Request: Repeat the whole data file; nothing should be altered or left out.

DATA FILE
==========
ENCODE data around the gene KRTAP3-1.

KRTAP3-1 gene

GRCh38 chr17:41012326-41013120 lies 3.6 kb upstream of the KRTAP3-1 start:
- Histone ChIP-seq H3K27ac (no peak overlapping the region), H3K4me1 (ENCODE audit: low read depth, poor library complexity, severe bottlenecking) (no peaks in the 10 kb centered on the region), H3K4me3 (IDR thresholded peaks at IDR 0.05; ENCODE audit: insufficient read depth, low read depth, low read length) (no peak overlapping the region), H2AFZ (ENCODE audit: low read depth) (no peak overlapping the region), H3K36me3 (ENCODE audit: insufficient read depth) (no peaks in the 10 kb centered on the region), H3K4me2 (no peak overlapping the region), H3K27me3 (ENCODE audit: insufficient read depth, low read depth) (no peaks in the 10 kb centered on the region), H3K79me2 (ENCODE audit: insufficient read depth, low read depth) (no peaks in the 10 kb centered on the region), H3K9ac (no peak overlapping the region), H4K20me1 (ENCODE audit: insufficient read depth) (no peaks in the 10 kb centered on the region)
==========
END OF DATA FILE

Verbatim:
ENCODE data around the gene KRTAP3-1.

KRTAP3-1 gene

GRCh38 chr17:41012326-41013120 lies 3.6 kb upstream of the KRTAP3-1 start:
- Histone ChIP-seq H3K27ac (no peak overlapping the region), H3K4me1 (ENCODE audit: low read depth, poor library complexity, severe bottlenecking) (no peaks in the 10 kb centered on the region), H3K4me3 (IDR thresholded peaks at IDR 0.05; ENCODE audit: insufficient read depth, low read depth, low read length) (no peak overlapping the region), H2AFZ (ENCODE audit: low read depth) (no peak overlapping the region), H3K36me3 (ENCODE audit: insufficient read depth) (no peaks in the 10 kb centered on the region), H3K4me2 (no peak overlapping the region), H3K27me3 (ENCODE audit: insufficient read depth, low read depth) (no peaks in the 10 kb centered on the region), H3K79me2 (ENCODE audit: insufficient read depth, low read depth) (no peaks in the 10 kb centered on the region), H3K9ac (no peak overlapping the region), H4K20me1 (ENCODE audit: insufficient read depth) (no peaks in the 10 kb centered on the region)